Breast Cancer Awareness

October is Breast Cancer Awareness month, which means there is no better time to discuss how you can protect yourself from this fatal and devastating disease. Despite the associate pink-colored ribbon and it being a predominantly female contracted type of cancer, men are certainly not immune. In fact, according to the Center for Disease Control, in 2011, over 220,000 women and 2,078 men were diagnosed with Breast Cancer in the US. While some risk factors, such as family history, can’t be changed, there are still plenty of things you can start doing today for Breast Cancer prevention.

Here are the risk factors:

  • Female sex

  • The age at which you had your first period

  • Increasing age

  • Family history or genetics

  • BMI >25 or being overweight/obese

  • Sedentary lifestyle

  • Excessive alcohol consumption

  • Smoking tobacco


If you can identify with 2 or more of the risk factors, start making changes to your health today with these tips:

  • Keep your weight in control. Of course, this is not always easy when you have underlying medical issues such as hypothyroidism or PCOS, but make sure its at least a priority to keep your body fat levels as low as possible

  • Drink alcohol moderately. Women should not exceed 1 drink per day and men, no more than 2 drinks. 1 drink is defined as 1.5oz of spirits, 12oz beer, or 5oz red and white wine.

  • Avoid smoking. Smoking not only causes lung cancer, but is linked to breast cancer as well. If you are thinking about quitting and have a family history of breast cancer, there’s not better time to quit than today. Consult with your primary care doctor for smoking cessation programs and other available options.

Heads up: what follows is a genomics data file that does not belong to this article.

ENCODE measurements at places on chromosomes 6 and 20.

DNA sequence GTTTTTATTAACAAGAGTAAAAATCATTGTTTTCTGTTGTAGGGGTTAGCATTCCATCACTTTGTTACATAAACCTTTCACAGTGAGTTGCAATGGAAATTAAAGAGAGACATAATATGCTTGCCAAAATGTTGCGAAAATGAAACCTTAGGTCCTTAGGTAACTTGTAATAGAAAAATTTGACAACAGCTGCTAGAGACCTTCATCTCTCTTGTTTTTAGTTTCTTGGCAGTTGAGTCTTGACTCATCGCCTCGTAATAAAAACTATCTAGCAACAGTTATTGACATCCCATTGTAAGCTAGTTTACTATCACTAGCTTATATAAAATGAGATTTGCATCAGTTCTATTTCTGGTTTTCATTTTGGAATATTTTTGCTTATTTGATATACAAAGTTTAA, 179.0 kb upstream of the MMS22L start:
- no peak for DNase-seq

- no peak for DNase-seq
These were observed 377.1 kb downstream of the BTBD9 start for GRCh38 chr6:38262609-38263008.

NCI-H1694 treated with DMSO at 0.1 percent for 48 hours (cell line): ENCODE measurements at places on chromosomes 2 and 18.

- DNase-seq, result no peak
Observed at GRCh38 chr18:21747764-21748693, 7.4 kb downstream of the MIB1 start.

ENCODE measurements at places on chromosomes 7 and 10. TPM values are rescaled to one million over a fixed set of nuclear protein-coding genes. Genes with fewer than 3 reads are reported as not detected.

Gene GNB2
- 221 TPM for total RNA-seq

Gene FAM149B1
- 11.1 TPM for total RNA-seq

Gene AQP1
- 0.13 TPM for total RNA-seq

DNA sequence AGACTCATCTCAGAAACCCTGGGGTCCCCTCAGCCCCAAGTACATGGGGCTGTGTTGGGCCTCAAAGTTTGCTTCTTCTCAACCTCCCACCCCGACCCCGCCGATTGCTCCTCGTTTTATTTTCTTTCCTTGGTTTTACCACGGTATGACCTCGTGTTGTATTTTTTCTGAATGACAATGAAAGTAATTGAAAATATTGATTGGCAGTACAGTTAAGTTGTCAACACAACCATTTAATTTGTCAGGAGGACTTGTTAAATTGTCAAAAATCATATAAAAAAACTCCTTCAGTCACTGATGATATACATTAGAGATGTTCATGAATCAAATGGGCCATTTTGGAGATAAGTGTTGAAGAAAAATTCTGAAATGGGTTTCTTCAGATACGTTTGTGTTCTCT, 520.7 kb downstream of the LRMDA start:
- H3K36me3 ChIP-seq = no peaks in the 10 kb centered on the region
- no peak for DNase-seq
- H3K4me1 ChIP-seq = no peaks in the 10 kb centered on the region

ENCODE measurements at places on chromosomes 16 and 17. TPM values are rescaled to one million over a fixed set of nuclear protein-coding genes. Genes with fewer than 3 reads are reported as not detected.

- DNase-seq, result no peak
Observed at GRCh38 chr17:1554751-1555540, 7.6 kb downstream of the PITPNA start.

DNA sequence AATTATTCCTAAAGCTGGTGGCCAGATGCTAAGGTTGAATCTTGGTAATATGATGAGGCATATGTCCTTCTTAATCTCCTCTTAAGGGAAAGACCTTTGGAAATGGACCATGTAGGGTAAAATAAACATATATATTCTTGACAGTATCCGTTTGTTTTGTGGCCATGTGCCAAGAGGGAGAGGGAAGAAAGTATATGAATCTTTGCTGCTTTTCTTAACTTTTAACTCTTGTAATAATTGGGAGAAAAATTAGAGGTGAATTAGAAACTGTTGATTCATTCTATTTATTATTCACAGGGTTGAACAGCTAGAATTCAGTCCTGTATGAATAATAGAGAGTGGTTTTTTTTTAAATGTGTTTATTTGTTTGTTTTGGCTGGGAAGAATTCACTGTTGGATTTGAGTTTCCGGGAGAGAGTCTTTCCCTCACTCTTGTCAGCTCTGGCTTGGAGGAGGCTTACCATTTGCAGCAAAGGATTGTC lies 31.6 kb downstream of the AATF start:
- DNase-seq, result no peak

• Stay as active as possible. If you don’t have time to go to the gym or on a tight budget, exercise outside by walking to work instead of driving, taking a walk or using the stairs on your lunch breaks, or doing a 30-60 minute aerobic video at home in the morning or evening 5 days per week. When it comes to exercise, every little bit counts!

  • Choose breastfeeding over bottle feeding. Aside from the other long list of health benefits of breast feeding for both mother and child, studies show that breastfeeding may help with cancer prevention too.  The longer you do it the better protected you’ll be.

  • Be careful with hormone replacement therapy. Using HRT for more than 3-5 years is not recommended. If you’re using it for menopausal symptoms, ask your doctor if there are safer treatment options. Often times, when women just simply make changes to their diet and exercise routine, menopausal symptoms decrease.

Nick VanMeter